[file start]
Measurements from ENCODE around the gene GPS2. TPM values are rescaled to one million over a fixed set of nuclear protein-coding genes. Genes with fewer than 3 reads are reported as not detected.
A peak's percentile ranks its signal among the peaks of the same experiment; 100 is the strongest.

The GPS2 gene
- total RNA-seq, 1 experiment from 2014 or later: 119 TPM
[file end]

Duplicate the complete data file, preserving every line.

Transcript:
Measurements from ENCODE around the gene GPS2. TPM values are rescaled to one million over a fixed set of nuclear protein-coding genes. Genes with fewer than 3 reads are reported as not detected.
A peak's percentile ranks its signal among the peaks of the same experiment; 100 is the strongest.

The GPS2 gene
- total RNA-seq, 1 experiment from 2014 or later: 119 TPM